Thursday, December 20, 2007
I have no intention of disputing the characterization of the president's tastes as "vulgar." Indeed, I think his vulgarity is one of the secrets of his success. Time magazine's recent piece on the "death of French culture" naturally provoked a good deal of comment in France, but of course this putative death is a regularly recurring event. The mistake, common to outsiders, is to suppose that the high culture of any country is its culture tout court. This is never true, but France had been more successful than many other countries in accrediting among foreigners, and especially Americans, the idea that its high culture simply was its culture. Of course no insider would make this mistake, and a few hours watching French television would be enough to convince one otherwise, but the Élysée is not Michel Drucker's sofa or Laurent Ruquier's platform. A certain decorum was expected of presidents, and if Jacques Chirac, representative of the Corrèze, was comfortable patting the behinds of cows, he also collected Japanese art, and François Mitterrand sought refuge from the tumult of Socialist meetings with the novels of Ernst Jünger.
Sarkozy is a different breed of president. His vulgarity is authentic, and people who share his tastes sense this and are delighted by it. Those who don't share his tastes are repelled by them, but they shouldn't on that account dismiss his political instincts. It is one of the challenges of democracy that people of different tastes must temper their judgments. There is a tendency among cultivated elites to underestimate the politically gifted vulgarian. The classic case is Andrew Jackson, a president whose election horrified his self-styled betters but whose political shrewdness remade American politics. It is too early to say whether Sarkozy's presidency will mark a similar watershed in French politics, but it is not out of the question. And if it does, his predilection for flashy watches and flashier women will not have been the least of it.
I say this as a consumer of the on-line version. Obviously I could not maintain this blog without the many electronic sources, including Le Monde, that have made it possible for an observer in the US to be on top of breaking news in France. I remember the days when I had to trudge down to Harvard Square to buy my Le Monde 3 days late; I remember subscribing to the édition hébdomadaire, printed on flimsy onion skin and shorn of 3/4 of the news; and I am still usually a day or two ahead of some of my colleagues at the Center for European Studies, who, as men of their generation, read the stale printed news in the paper edition still displayed in the building's lobby. Nevertheless, I am acutely aware that the news that is now so rapidly disseminated still requires journalists to compile and make sense of it.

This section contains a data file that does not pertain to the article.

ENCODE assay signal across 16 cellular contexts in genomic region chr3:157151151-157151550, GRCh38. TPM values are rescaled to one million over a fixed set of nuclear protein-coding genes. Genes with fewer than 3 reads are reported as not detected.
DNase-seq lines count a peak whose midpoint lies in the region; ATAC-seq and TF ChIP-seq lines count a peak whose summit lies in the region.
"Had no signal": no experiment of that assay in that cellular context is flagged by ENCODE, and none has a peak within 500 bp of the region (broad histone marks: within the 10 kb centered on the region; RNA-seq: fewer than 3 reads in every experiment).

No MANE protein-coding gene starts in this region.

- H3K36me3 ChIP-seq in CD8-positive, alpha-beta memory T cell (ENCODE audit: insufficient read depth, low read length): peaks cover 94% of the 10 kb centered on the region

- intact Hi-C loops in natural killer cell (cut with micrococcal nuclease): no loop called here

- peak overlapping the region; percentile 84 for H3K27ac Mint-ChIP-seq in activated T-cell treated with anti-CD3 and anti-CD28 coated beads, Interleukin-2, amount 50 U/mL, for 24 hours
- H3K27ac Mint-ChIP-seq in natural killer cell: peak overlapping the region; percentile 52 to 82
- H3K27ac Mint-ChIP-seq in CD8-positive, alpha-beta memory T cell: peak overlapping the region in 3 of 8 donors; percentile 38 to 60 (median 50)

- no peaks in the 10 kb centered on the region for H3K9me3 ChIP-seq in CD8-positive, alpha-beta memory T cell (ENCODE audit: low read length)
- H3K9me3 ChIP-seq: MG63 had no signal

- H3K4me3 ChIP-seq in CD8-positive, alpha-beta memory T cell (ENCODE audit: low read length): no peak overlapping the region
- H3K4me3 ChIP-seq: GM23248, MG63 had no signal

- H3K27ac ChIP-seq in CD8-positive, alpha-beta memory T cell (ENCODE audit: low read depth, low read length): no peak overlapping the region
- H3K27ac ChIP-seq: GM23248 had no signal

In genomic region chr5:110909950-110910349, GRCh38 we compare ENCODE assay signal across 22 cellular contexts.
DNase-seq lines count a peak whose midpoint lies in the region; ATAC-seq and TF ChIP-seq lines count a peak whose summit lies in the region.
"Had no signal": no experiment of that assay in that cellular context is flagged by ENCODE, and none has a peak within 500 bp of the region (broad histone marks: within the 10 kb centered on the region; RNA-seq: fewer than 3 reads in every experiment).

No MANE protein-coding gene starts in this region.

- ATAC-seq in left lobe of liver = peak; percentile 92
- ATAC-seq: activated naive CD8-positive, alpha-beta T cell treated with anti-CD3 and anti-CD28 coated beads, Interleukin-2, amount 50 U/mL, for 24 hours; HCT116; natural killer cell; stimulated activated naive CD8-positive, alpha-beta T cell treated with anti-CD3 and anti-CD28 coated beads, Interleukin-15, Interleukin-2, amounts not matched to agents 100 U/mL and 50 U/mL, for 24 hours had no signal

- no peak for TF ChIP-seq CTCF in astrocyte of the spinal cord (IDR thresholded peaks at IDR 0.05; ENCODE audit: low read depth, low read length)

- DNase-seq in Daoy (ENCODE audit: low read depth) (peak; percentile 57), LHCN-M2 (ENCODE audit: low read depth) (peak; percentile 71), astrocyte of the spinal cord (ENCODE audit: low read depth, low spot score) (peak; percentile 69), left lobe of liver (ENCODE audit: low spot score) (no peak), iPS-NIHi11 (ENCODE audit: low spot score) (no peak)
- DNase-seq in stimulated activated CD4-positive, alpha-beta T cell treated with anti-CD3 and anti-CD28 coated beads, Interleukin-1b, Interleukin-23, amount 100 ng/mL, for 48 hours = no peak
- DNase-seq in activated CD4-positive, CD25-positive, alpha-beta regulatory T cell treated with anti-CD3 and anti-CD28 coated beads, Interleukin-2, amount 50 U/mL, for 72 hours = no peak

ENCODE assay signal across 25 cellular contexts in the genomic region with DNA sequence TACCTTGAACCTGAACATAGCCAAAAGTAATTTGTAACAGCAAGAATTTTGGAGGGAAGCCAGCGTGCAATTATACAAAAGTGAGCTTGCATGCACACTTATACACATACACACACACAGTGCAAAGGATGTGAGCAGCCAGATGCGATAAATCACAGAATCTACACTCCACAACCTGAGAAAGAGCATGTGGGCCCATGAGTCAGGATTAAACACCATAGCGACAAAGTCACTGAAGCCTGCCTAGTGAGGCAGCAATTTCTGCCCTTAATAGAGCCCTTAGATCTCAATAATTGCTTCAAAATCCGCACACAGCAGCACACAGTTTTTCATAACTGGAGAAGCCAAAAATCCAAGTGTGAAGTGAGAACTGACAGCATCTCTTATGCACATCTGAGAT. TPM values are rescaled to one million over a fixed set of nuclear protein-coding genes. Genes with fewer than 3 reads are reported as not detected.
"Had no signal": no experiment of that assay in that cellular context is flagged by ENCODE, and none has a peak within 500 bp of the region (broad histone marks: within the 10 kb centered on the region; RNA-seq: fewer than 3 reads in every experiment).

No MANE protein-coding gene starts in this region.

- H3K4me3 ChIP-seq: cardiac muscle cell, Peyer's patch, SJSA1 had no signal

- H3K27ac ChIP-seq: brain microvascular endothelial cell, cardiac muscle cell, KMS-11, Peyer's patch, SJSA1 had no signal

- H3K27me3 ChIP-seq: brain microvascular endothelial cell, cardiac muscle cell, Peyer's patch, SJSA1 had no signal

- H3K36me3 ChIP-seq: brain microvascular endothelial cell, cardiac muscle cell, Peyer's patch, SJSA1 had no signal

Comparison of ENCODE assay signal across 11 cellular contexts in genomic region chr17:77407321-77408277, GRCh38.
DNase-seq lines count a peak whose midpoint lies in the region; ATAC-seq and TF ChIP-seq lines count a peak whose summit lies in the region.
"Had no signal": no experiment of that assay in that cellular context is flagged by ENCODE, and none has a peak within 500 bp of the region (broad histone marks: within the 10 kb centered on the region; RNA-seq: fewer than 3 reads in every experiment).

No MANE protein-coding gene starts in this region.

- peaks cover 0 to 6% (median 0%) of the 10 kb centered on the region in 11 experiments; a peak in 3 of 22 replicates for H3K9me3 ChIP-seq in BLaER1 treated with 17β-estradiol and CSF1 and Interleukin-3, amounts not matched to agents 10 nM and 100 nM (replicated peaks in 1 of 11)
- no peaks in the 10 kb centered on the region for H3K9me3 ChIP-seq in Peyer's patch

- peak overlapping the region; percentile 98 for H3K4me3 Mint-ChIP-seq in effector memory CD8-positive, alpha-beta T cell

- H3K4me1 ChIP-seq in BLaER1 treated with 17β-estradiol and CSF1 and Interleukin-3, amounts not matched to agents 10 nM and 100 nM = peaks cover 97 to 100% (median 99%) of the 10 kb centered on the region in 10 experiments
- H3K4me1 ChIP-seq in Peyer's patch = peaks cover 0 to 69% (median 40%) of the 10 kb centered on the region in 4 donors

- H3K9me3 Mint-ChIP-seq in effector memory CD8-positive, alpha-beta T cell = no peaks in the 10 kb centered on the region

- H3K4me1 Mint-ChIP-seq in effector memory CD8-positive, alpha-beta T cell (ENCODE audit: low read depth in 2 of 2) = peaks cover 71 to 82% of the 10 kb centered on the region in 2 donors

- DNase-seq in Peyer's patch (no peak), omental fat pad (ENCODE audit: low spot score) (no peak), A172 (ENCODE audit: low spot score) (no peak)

The recent proliferation of on-line sources in France, and the continuing financial crises at several major papers, suggest that we are in the midst of a change whose end point is not at all clear to me. I have already expressed my doubts about Edwy Plenel's launch of a new paid on-line-only news outlet, MediaPart. Its staff, though made up of distinguished journalists, is small, and its focus has been described as both "generalist" and "investigative," which are hardly the same thing. It seems unlikely that MediaPart can replace Le Monde. Nor can Le Monde replace itself with an on-line-only operation.
So who will pay for the news? Because if no one pays, we are likely to be reading a good deal more about presidential outings to Disneyland and audiences with the pope and a good deal less about decisions of the European Court like the one in the Laval Case (which, as the previous post makes clear, I should have read more carefully than I did--but then, as David Bell pointed out, my labor is bénévole, so I relied imprudently on someone who was paid to do the job, whose biases I failed to take into account).
Thanks to Éloi for the pointer and the instruction.
The European Trade Union Confederation (ETUC) expressed its disappointment on the "challenge" that the judgement "poses to the very successful flexible Swedish system of collective bargaining and those of certain other Nordic countries – the models for flexicurity currently being promoted by the European Commission".
ETUC added: "It will necessitate reviews in those countries of the implementation of the posted workers directive. There could be negative implications for other countries' systems from this narrow interpretation of the posted workers' directive. There could also be implications for unions' ability to promote equal treatment and protection of workers regardless of nationality and there will also be concern that unions' ability to guarantee these objectives is threatened by the free movement of services principle."